Refocusing on auctions

BATS Chi-X Europe recently announced plans to introduce opening and closing auctions for ETFs, while the LSE plans to introduce an intraday auction for all SETS equities. Although these moves differ in instrument scope, they seem to have a common aim. The buy-side has long complained about the increasing difficulties of executing large block trades. With the new double volume caps on dark trading coming in under MIFID II – which even the regulators admit are “clunky” – matching orders which are below the Large-in-Scale threshold but still considerably above average size for the lit order books, is likely to become more difficult still.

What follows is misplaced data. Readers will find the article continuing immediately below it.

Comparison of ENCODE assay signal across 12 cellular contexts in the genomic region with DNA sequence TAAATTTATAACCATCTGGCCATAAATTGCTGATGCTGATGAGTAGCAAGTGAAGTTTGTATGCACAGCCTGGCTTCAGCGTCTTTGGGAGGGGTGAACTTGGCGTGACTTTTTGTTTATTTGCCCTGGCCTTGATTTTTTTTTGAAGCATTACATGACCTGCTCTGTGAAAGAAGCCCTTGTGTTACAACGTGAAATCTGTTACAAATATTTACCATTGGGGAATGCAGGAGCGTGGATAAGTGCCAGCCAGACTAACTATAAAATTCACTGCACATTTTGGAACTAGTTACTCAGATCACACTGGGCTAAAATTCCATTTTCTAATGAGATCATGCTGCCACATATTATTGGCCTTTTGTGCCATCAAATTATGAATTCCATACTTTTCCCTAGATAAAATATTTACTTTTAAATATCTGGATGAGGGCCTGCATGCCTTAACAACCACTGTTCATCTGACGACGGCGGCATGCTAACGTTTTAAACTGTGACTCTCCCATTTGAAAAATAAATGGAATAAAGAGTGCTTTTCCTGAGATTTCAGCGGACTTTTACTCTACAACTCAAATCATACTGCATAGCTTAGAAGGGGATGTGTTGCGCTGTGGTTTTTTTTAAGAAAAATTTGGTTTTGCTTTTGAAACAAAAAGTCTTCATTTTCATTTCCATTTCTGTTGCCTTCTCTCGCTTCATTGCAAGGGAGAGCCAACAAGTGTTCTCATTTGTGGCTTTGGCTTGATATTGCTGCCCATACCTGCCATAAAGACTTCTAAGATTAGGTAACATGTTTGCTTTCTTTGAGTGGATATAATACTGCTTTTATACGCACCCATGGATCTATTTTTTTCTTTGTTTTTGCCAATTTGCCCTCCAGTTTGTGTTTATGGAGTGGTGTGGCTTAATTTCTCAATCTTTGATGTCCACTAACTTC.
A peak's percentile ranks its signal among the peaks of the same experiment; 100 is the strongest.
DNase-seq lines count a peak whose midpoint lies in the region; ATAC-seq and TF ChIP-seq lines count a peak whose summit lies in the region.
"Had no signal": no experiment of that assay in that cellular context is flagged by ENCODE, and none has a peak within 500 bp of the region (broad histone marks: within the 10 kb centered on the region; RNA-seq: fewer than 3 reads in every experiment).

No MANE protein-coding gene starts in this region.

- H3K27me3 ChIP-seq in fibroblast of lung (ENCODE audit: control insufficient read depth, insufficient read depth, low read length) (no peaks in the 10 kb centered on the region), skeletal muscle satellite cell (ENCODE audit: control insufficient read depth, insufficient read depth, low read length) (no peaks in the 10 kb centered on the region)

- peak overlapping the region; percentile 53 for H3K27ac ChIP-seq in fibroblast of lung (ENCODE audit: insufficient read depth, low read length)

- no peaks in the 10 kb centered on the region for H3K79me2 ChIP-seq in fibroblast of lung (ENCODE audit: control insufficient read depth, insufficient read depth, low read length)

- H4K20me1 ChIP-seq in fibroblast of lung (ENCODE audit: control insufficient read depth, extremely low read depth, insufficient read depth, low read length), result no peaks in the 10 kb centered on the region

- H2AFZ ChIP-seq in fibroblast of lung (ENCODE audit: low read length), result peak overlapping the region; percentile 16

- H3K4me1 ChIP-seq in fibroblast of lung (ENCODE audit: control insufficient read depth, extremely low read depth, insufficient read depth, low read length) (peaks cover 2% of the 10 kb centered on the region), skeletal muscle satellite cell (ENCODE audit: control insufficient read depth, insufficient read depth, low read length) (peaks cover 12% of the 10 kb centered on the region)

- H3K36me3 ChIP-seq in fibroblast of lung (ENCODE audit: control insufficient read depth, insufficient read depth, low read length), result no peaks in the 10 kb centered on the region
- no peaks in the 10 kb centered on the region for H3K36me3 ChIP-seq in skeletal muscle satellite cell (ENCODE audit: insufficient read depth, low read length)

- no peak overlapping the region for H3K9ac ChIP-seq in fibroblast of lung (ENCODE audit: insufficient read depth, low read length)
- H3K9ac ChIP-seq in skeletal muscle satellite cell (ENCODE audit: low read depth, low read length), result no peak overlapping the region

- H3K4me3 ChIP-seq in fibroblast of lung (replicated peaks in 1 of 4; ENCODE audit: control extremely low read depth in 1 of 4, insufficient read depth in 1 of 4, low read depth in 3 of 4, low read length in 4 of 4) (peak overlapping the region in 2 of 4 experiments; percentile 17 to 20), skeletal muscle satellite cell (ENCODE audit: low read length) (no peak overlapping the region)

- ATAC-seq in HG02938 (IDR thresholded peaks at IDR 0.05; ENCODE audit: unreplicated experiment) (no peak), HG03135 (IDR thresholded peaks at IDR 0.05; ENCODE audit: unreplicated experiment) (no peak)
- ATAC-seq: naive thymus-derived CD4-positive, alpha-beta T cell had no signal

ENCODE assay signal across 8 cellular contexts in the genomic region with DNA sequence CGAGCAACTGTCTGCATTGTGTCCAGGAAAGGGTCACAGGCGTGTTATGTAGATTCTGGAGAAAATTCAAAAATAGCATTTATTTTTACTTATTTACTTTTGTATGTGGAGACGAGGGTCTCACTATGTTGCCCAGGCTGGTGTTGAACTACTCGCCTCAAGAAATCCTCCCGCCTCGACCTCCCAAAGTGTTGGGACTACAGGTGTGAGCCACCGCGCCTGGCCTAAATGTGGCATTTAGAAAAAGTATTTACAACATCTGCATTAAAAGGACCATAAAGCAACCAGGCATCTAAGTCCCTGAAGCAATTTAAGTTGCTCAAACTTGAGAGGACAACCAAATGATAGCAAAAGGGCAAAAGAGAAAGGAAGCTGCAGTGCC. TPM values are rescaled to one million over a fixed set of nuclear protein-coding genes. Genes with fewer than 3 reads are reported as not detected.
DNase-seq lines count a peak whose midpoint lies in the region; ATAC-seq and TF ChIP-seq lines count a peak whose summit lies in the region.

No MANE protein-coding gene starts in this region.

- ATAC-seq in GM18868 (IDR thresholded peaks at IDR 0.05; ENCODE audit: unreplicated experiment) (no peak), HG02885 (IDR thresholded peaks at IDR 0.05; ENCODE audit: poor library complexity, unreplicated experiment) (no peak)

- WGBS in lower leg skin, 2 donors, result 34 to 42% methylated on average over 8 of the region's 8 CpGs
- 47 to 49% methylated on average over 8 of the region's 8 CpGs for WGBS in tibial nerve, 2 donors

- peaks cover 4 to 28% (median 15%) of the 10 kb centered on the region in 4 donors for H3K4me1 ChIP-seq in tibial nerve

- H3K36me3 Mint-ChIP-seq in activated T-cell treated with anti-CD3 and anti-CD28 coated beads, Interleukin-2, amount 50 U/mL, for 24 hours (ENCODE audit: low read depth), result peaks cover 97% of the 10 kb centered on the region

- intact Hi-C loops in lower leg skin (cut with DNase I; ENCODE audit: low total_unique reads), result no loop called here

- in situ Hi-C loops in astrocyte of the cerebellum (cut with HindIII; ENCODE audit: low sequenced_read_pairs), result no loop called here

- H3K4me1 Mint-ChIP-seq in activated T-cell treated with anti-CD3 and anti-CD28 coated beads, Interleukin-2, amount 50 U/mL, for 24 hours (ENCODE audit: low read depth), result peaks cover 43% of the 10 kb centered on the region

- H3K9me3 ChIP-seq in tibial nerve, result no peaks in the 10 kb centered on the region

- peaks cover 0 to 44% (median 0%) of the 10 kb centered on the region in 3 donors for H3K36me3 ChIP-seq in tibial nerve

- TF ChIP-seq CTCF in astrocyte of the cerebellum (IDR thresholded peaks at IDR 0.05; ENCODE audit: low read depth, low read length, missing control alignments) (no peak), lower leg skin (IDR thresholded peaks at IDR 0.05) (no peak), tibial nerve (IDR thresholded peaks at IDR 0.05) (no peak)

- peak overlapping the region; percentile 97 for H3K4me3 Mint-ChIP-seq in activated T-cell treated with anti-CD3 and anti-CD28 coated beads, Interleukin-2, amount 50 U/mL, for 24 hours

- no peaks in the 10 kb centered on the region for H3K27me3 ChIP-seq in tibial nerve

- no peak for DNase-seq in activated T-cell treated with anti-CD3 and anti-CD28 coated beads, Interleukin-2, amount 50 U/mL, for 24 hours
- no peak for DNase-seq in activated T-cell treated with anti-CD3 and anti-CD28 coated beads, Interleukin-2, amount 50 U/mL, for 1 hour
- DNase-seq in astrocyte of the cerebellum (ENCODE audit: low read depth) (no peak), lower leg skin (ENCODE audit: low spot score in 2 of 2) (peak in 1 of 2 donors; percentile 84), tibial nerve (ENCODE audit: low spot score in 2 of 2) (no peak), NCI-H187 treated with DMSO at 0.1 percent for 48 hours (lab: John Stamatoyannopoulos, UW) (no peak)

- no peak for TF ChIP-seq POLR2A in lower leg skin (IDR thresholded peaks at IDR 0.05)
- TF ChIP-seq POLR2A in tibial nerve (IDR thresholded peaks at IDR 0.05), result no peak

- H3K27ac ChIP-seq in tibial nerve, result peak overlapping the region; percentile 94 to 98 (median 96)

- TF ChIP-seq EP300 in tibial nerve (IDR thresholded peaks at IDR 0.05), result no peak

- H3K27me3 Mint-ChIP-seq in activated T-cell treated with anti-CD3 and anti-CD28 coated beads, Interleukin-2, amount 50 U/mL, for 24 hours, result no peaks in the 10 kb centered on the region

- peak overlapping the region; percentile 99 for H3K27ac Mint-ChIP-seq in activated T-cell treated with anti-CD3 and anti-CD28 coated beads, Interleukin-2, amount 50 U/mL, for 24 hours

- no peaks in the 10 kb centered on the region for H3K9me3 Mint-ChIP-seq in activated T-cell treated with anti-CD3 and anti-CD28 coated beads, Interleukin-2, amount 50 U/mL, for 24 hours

Auctions are an interesting idea to combine regulatory and business requirements. Because they usually display only an indicative price and volume during the call phase, auctions provide less pre-trade transparency compared to continuous trading, but their positive impact on price discovery and their suitability for blocks is undisputed. As a result, auctions were not in the meddling scope of legislators when drawing up MiFID II. In some ways financial markets are like balloons; squeeze them on one side and the air just moves somewhere else. If, as a result of all that regulatory squeezing, we see more activity in auctions, then that could be one of the better outcomes for the market.

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